Above all, Secret Body is about the perennially controversial, yet inescapable topic of belief. As a critical theorist, Kripal prompts us to reflect on our personal assumptions, as well as the shared assumptions that create and maintain our institutions: materialism is called out as dogma, at odds with the spirit of empirical inquiry, as is unreflective religious faith. And though he often defaults to a mystic monotheism, Kripal also recognizes the monotheism-atheism binary as a limited and limiting construct.
Kripal’s book is intended for the intellectually and spiritually curious, not in the least because it’s so wide-ranging. Reading it is like gaining private access to a Victorian mansion, with countless rooms filled with elaborate furnishings and curiosities from all over the world. Just when you begin to wonder if you’ve traveled back in time, however, you open a door and find a biotech lab. Down the hall, a room dedicated to UFO research, and an elevator leading down to a cutting-edge telecommunication and data storage facility. There’s just so much to take in.
Paul’s…teachings…as taken directly from the Greek of his letters, emphasise neither original guilt nor imputed righteousness (he believed in neither), but rather the overthrow of bad angels. A certain long history of misreadings – especially of the Letter to the Romans – has created an impression of Paul’s theological concerns so entirely alien to his conceptual world that the real Paul occupies scarcely any place at all in Christian memory. It is true that he addresses issues of ‘righteousness’ or ‘justice’, and asserts that this is available to us only through the virtue of pistis – ‘faith’ or ‘trust’ or even ‘fidelity’. But for Paul, pistis largely consists in works of obedience to God and love of others. The only erga, ‘works’, which he is anxious to claim make no contribution to personal sanctity, are certain ‘ritual observances’ of the Law of Moses, such as circumcision or kosher dietary laws. This, though, means that the separation between Jews and gentiles has been annulled in Christ, opening salvation to all peoples; it does not mean (as Paul fears some might imagine) that God has abandoned his covenant with Israel.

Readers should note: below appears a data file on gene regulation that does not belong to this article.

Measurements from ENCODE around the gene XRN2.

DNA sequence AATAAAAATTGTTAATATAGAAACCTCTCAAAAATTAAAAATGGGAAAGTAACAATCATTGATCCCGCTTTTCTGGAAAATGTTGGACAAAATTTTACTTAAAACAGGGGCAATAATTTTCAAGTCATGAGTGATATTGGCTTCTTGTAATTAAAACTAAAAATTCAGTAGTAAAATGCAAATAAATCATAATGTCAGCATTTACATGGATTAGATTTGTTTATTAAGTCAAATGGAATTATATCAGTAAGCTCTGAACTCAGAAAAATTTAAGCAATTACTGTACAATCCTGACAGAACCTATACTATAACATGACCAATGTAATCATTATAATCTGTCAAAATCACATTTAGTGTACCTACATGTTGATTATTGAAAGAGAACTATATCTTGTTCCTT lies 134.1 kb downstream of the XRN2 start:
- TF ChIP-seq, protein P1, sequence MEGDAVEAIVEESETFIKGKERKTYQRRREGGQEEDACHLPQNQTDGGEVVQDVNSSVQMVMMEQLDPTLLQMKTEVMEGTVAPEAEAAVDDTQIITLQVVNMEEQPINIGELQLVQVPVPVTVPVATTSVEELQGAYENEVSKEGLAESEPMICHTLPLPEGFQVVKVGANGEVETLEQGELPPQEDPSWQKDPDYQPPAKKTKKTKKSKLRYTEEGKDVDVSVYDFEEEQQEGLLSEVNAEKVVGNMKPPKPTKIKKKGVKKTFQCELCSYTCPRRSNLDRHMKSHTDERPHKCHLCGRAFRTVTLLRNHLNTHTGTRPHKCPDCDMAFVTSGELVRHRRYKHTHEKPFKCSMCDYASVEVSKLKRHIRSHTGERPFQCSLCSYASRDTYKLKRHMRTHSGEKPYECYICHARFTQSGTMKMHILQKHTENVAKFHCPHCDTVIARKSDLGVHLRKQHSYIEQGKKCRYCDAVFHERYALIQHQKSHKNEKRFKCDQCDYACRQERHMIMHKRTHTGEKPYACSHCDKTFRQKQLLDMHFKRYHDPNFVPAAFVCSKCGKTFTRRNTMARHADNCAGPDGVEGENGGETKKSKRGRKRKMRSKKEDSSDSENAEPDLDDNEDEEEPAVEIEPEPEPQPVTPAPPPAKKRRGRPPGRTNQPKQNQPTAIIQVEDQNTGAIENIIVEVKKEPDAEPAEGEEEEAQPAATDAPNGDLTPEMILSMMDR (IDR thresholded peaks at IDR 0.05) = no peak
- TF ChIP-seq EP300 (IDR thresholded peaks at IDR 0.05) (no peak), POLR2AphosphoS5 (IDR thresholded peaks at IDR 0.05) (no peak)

Study finds that female family members are the most “difficult”:
While about 15 percent of relationships were dubbed as difficult, the authors found that close female relatives — mothers, sisters, and wives — led the way in that category. It’s very likely, however, that women ranked more prominently because they tend to be the ones who involve themselves more deeply in a person’s life, while men tend to be more passive.
Bank of America has stopped providing free checking to accounts with low balances:
This month, all remaining eBanking customers with the Charlotte, N.C., lender were switched into accounts that charge a $12 monthly fee unless the customer has a direct deposit of $250 or more or a minimum daily balance of $1,500. Some eBanking customers were switched over as early as 2015.
A key hurdle for any long-term colony on the surface of a planet or moon, as opposed to NASA’s six short lunar surface visits from 1969 to 1972, is possessing a power source strong enough to sustain a base but small and light enough to allow for transport through space.
Tide Pods are…not simply a meme that corporations can’t control, but a meme that itself controls a corporation. Instead of participating in the meme — thereby ruining it — Procter & Gamble is obligated to spend a great deal of money actively trying to shut the meme down. There is something thrilling, funny, and a bit perverse in forcing a company’s “I talk just like you, fellow teens” social-media account to request that you engage with their products less.